Terms like sms-ishing or v-ishing may be a part of common security vernacular, according to McAfee Avert Labs director of operations, Joe Telafici.
US-based Telafici explained the new terminology during a visit to Australia this week, arguing that the changing methods of hackers was a cause for concern.
While social engineering was still the primary way to spread malware, phishing, in particular, continued to evolve with two new mutations increasingly seen - SMS-ishing and V-ishing.
SMS-based phishing, or SMS-ishing, convinces a user to click on a link in a SMS message leading them to a fake website from where their personal details can be phished.
Voice-based phishing, or V-ishing, refers to an automated voice message sent to VoIP phones aimed at convincing users to also volunteer their details.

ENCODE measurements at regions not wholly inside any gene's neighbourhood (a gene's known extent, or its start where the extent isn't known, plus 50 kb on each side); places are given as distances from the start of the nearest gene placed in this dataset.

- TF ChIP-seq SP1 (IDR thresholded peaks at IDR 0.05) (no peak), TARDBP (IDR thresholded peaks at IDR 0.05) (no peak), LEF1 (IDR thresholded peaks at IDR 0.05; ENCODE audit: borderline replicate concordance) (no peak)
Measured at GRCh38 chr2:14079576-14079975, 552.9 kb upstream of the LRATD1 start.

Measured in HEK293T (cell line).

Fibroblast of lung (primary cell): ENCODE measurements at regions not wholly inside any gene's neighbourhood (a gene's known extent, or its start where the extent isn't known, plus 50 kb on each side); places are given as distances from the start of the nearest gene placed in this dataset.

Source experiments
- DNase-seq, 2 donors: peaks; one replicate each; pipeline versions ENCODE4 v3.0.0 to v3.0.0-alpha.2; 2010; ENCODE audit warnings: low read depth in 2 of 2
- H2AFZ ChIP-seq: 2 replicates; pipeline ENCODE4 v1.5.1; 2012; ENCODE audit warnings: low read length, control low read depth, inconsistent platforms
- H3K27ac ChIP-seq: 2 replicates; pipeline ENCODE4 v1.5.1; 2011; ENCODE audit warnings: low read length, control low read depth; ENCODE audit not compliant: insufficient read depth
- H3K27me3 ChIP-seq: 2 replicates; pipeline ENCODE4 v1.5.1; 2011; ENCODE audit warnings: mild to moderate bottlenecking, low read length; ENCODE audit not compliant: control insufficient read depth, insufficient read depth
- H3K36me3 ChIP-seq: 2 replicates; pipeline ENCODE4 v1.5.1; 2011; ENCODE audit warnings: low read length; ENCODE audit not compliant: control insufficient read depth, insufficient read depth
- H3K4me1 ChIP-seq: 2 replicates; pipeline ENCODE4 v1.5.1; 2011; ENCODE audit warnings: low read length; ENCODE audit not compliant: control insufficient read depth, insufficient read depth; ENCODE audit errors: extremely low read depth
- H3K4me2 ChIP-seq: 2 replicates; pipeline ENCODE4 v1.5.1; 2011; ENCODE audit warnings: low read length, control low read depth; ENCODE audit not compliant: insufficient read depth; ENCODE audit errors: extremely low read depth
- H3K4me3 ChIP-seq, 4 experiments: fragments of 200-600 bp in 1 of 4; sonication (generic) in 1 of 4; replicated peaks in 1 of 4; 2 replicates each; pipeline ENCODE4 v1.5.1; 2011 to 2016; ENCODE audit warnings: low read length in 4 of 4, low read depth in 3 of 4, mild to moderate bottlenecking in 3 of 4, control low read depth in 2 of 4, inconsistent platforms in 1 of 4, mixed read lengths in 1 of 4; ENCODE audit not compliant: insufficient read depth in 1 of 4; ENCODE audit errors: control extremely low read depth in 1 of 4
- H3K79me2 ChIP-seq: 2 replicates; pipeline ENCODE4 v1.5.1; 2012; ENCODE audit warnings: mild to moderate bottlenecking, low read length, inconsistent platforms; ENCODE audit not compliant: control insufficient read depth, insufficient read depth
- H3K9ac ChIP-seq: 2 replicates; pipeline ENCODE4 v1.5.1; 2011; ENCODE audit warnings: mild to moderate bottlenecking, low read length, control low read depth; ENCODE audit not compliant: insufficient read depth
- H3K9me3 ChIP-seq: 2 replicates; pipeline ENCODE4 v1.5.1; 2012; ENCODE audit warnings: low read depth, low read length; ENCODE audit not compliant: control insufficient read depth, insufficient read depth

Furthermore, the dramatic upsurge of malware volumes over the past five years could have dire consequences for the world economy, Telafici said.
“Today it’s for criminal and commercial motivation,” he explained. “The challenge here is [that] we have groups of people who are semi-professional and had jobs in IT. This paints a new challenge for us,” said Telafici.
Password stealers were also rapidly increasing, with 6000 password stealers circulating on the Web in 2006 compared to 500 in 2001. “This year we’re starting to see this being used against government departments and financial sectors,” said Telafici.
Illustrating the exponential rise in threats, he said that it had taken some 14 years for the cumulative total of malware including viruses, worms and Trojans to reach 100,000. It then took 2 years to reach over 200,000. “I think we’ll probably hit 300,000 threats by the end of 2007, early 2008."
This week McAfee also unveiled its top ten security threats list for 2007 which listed password stealing websites and increased spam volumes as its top two threats.
SMS-ishing & V-ishing amongst future threats
By Negar Salek on Dec 6, 2006 11:37AM